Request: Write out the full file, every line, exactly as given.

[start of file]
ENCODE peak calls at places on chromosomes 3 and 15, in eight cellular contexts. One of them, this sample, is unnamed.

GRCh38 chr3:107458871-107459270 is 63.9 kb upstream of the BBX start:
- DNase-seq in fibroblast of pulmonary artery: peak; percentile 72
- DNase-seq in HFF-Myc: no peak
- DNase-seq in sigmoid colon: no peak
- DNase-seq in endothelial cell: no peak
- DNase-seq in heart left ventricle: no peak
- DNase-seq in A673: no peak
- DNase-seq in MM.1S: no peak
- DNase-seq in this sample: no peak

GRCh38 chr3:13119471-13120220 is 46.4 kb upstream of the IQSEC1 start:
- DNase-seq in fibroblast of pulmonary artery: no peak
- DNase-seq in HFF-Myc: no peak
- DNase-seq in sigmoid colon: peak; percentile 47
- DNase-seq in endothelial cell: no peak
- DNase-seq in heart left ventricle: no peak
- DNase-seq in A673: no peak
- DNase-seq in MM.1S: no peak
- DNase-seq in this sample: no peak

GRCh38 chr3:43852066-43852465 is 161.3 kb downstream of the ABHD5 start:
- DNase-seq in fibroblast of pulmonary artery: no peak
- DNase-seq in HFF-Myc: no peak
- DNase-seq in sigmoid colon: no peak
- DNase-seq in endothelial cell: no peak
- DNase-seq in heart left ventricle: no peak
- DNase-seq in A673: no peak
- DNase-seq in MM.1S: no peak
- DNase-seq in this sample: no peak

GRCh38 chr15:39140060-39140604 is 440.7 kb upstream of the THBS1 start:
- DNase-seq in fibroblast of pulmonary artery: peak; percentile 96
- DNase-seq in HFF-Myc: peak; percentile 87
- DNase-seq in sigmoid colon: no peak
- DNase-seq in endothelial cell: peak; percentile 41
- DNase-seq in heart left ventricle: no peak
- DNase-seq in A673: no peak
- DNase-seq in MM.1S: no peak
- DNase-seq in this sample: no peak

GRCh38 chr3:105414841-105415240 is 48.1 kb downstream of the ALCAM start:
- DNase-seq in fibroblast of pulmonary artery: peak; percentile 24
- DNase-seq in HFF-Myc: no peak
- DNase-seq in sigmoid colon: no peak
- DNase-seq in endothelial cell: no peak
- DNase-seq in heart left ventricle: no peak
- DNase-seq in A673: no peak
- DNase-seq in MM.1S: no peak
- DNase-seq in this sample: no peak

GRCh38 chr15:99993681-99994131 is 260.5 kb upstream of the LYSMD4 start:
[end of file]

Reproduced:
ENCODE peak calls at places on chromosomes 3 and 15, in eight cellular contexts. One of them, this sample, is unnamed.

GRCh38 chr3:107458871-107459270 is 63.9 kb upstream of the BBX start:
- DNase-seq in fibroblast of pulmonary artery: peak; percentile 72
- DNase-seq in HFF-Myc: no peak
- DNase-seq in sigmoid colon: no peak
- DNase-seq in endothelial cell: no peak
- DNase-seq in heart left ventricle: no peak
- DNase-seq in A673: no peak
- DNase-seq in MM.1S: no peak
- DNase-seq in this sample: no peak

GRCh38 chr3:13119471-13120220 is 46.4 kb upstream of the IQSEC1 start:
- DNase-seq in fibroblast of pulmonary artery: no peak
- DNase-seq in HFF-Myc: no peak
- DNase-seq in sigmoid colon: peak; percentile 47
- DNase-seq in endothelial cell: no peak
- DNase-seq in heart left ventricle: no peak
- DNase-seq in A673: no peak
- DNase-seq in MM.1S: no peak
- DNase-seq in this sample: no peak

GRCh38 chr3:43852066-43852465 is 161.3 kb downstream of the ABHD5 start:
- DNase-seq in fibroblast of pulmonary artery: no peak
- DNase-seq in HFF-Myc: no peak
- DNase-seq in sigmoid colon: no peak
- DNase-seq in endothelial cell: no peak
- DNase-seq in heart left ventricle: no peak
- DNase-seq in A673: no peak
- DNase-seq in MM.1S: no peak
- DNase-seq in this sample: no peak

GRCh38 chr15:39140060-39140604 is 440.7 kb upstream of the THBS1 start:
- DNase-seq in fibroblast of pulmonary artery: peak; percentile 96
- DNase-seq in HFF-Myc: peak; percentile 87
- DNase-seq in sigmoid colon: no peak
- DNase-seq in endothelial cell: peak; percentile 41
- DNase-seq in heart left ventricle: no peak
- DNase-seq in A673: no peak
- DNase-seq in MM.1S: no peak
- DNase-seq in this sample: no peak

GRCh38 chr3:105414841-105415240 is 48.1 kb downstream of the ALCAM start:
- DNase-seq in fibroblast of pulmonary artery: peak; percentile 24
- DNase-seq in HFF-Myc: no peak
- DNase-seq in sigmoid colon: no peak
- DNase-seq in endothelial cell: no peak
- DNase-seq in heart left ventricle: no peak
- DNase-seq in A673: no peak
- DNase-seq in MM.1S: no peak
- DNase-seq in this sample: no peak

GRCh38 chr15:99993681-99994131 is 260.5 kb upstream of the LYSMD4 start: